How to Create a Safe and Functional Backyard for Your Autistic Child
Updated: Jun 18, 2019
We want our homes to be havens for our children. Our yards can be excellent ways to introduce our little ones to nature, but you need to ensure they are safe, accessible environments, especially for an autistic child. Here is some advice to help you make your yard into an autism-friendly space.
Fence Your Yard
Children of all ages and abilities can get lost in their own inner world, and easily wander. One way to make sure that your child can enjoy being outside safely is to install fencing. Not only will this prevent your little one from accidentally leaving the safety of your home, but it may help them to feel comfortable outside. By having some privacy, they may feel more secure about exploring and playing. A fence with a gate that locks is especially important if you have a fountain or a pool. Children can drown in surprisingly small amounts of water, so make sure they only have access to water features under supervision. If you have a fence already, make regular inspections to ensure there are no gaps your child might slip through, and that there are no unattended objects near it your child might use to climb the fence.
It can be easy to overlook yard maintenance, especially during the cooler months. However, you want to make certain that the plants you have and any pesticides you use are 100 percent safe for your child. Every year, children are poisoned by toxic plants, so be absolutely sure your garden is free of poisonous plants before allowing your child access. There are many varying kinds of plants that may pose a risk, so be aware of what grows in your area and how to identify trouble. If you are unsure how to remove a plant safely, contact a professional. Even with proper gear, there may be the risk of accidental exposure to a toxin, so it’s better to be safe than sorry.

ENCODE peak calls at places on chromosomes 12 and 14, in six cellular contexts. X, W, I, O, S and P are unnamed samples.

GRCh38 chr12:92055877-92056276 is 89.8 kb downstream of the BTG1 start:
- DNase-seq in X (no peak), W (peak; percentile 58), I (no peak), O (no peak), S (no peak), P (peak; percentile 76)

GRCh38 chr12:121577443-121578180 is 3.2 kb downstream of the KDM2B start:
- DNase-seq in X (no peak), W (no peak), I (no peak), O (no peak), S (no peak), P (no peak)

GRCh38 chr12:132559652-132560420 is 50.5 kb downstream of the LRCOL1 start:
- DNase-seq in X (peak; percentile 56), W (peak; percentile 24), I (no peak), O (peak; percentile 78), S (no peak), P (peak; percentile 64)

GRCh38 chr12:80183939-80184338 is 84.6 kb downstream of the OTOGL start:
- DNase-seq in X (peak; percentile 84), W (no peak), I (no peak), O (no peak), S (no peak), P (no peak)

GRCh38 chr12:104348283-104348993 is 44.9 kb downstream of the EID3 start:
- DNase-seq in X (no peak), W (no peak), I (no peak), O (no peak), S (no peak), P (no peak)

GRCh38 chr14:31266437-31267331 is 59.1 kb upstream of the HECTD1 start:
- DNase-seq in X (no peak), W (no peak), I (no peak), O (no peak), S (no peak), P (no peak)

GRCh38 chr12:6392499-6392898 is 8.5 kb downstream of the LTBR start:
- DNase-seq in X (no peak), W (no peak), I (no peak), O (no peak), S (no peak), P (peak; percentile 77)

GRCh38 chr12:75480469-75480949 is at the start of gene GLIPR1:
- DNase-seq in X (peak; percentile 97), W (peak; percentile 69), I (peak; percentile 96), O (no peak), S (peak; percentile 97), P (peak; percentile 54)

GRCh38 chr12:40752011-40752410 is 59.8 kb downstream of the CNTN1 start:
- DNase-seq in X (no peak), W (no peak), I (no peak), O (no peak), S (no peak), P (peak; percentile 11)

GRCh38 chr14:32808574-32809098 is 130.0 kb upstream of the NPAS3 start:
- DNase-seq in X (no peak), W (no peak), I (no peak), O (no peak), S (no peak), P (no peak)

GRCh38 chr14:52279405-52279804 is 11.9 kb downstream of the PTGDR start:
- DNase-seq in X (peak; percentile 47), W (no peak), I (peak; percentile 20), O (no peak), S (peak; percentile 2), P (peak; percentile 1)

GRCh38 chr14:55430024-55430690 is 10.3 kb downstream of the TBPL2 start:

One way to help your child begin to feel comfortable exploring the outdoors is doing a few activities together. You could build a play structure for your child, but even activities like birdwatching can be lots of fun when done as a family. If your little one seems willing to experiment with camping but you’re worried about going too far away from home, you could try camping out in the backyard. You’ll have access to your kitchen and restrooms, and be able to retreat inside if your little one misses their bedroom or becomes overwhelmed. There are plenty of toys you can buy that are kid-friendly, but be sure that they are compatible with your child’s specific needs.
Start a Garden
Another great way to help your child feel more confident outdoors is to start a garden with them. Nature can prove relaxing for little ones, especially those on the autism spectrum. One of the best things you can do is to make a sensory garden. Focus on plants and decorations that have different smells, various textures, and bright colors. Make sure all the plants are safe so your child can freely touch and sniff to their heart’s content. Encourage your child to plant the garden with you. Get the right tools, like trowels, gloves, and even a seep hose to make care even easier. By working together, you can show them how plants grow, and even how they can use the results in a recipe.
With a little bit of work, you can ensure that your child can have a safe, relaxing environment to retreat to. Whether you are spending the afternoon gardening together or a weekend evening camping out back, there is much potential for our yards to be sanctuaries. They can be a great way to get your little one experimenting with new sensations and trying new things.
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